It takes the same parameter as the
OnRequest hook but gets called right before the server sends the HTTP response to the client.
OnResponsehook is called on each HTTP GraphQL request with a single
OnError hook (experimental)#
It takes one parameter of the type
Error; it gets called when any error is thrown during execution of resolvers.
This hook is not called if there is an error on dependency injection or context building because then dependency injection completely stops.
This hook is similar to
OnRequest but it is called on the initialization of the WebSocket connection.
It is exactly the same with the
OnConnect hook passed to
subscriptions in SubscriptionServer.
OnConnecthook is called once for each WebSocket GraphQL connection.
This hook is similar to
OnResponse but it is called on the termination of the WebSocket connection.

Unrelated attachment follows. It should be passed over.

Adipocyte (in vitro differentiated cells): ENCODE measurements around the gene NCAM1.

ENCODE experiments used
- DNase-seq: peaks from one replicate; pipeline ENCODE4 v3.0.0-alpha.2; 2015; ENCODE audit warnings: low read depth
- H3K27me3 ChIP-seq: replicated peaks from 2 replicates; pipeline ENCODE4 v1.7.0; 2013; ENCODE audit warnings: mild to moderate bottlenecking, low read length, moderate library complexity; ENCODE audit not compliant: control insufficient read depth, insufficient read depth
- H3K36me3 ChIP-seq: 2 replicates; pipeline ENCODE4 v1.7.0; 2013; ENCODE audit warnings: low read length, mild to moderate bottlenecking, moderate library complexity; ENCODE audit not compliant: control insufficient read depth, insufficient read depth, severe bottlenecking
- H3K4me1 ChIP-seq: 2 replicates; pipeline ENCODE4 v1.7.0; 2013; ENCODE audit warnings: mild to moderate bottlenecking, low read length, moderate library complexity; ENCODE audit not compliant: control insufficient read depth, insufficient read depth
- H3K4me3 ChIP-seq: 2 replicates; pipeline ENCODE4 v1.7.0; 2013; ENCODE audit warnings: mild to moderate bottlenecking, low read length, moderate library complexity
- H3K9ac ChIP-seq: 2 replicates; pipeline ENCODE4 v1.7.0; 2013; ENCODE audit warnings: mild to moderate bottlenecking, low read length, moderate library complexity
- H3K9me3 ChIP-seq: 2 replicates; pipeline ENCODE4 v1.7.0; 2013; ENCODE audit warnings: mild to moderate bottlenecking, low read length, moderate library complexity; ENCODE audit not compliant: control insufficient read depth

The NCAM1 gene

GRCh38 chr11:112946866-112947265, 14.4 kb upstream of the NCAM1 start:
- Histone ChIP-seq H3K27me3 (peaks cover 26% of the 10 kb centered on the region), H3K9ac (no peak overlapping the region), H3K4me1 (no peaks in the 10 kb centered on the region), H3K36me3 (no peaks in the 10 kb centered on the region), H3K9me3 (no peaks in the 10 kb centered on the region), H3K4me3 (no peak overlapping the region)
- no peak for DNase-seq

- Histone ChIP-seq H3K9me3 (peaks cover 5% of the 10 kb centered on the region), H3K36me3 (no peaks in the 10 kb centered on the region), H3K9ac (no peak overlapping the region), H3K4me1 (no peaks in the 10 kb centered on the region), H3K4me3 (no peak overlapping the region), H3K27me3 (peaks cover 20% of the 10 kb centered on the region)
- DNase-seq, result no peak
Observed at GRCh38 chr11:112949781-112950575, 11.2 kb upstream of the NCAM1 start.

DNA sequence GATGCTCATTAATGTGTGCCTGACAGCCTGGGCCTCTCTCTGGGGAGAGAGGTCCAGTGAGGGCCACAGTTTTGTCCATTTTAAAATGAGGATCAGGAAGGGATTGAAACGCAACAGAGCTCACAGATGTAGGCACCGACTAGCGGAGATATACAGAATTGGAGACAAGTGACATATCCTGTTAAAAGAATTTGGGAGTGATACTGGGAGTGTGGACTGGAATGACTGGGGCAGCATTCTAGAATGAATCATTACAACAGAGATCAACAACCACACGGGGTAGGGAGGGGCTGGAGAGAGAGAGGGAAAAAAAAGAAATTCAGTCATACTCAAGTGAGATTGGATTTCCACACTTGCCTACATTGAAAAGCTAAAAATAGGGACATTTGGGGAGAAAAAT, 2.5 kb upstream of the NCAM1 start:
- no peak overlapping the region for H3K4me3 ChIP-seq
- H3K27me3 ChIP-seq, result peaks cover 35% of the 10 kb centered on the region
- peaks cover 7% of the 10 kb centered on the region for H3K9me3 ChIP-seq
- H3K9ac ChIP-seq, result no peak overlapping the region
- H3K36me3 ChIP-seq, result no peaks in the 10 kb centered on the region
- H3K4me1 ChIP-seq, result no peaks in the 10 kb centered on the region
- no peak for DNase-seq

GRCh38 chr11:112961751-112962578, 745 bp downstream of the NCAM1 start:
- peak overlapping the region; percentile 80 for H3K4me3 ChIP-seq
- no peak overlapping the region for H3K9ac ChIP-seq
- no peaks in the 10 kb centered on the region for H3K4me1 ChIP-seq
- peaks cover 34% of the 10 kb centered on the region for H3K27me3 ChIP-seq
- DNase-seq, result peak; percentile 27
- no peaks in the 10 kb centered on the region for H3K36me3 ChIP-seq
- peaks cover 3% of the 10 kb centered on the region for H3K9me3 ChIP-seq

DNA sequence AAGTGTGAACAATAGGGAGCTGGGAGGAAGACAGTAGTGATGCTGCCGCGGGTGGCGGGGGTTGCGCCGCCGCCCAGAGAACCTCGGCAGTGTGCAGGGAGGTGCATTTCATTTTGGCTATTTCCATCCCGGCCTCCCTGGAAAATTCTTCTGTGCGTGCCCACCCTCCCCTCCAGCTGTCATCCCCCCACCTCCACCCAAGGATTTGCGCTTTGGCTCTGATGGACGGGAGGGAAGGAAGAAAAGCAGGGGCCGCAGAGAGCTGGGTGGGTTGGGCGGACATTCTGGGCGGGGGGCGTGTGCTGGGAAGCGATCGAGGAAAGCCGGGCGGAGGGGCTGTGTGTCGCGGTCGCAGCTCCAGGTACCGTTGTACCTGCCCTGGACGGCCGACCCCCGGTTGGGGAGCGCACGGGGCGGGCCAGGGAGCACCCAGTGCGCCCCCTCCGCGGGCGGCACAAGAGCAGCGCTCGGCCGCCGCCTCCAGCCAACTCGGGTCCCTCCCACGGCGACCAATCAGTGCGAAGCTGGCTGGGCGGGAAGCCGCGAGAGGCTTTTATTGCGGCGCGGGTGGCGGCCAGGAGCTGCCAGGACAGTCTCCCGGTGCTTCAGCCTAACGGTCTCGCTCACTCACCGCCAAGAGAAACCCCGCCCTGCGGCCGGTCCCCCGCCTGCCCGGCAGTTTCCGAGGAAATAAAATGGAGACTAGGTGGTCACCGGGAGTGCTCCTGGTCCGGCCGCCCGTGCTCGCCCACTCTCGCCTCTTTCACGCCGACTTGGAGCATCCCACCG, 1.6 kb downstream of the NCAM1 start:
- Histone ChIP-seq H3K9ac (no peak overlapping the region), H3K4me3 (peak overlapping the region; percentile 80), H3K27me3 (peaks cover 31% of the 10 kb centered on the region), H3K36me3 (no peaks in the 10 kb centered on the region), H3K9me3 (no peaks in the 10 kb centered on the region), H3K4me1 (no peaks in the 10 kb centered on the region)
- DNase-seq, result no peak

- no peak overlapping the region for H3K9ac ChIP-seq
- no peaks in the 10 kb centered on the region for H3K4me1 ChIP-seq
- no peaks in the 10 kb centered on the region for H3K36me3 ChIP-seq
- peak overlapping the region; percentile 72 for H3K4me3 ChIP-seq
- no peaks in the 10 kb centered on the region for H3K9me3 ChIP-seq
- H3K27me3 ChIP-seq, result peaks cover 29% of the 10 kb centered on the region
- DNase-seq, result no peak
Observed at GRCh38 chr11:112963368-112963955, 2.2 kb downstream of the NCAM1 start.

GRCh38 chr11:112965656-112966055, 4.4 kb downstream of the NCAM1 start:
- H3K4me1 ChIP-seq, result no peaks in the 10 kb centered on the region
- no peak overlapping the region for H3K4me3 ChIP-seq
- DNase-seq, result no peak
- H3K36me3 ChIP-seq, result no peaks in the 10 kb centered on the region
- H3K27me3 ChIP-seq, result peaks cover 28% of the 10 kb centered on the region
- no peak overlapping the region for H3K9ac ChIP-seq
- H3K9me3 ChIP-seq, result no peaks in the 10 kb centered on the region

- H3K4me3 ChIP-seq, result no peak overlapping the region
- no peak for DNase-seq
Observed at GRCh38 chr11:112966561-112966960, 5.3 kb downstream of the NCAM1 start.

It is exactly the same as the
OnDisconnect hook passed to
subscriptions in SubscriptionServer.
OnDisconnecthook is called once for each WebSocket GraphQL connection.
OnOperationCompletehooks work similarly to the GraphQL Subscription Server implementation. See also the document of subscriptions-transport-ws.
You can define different lifecycles for your provider. You have three options.
If you define a provider in this scope (which is default), the provider will be instantiated on the application start and remain the same in the entire application and all the following requests. The providers in this scope can be considered as a shared state across all users’ interactions with our application. It basically means that the instance will be treated as a singleton.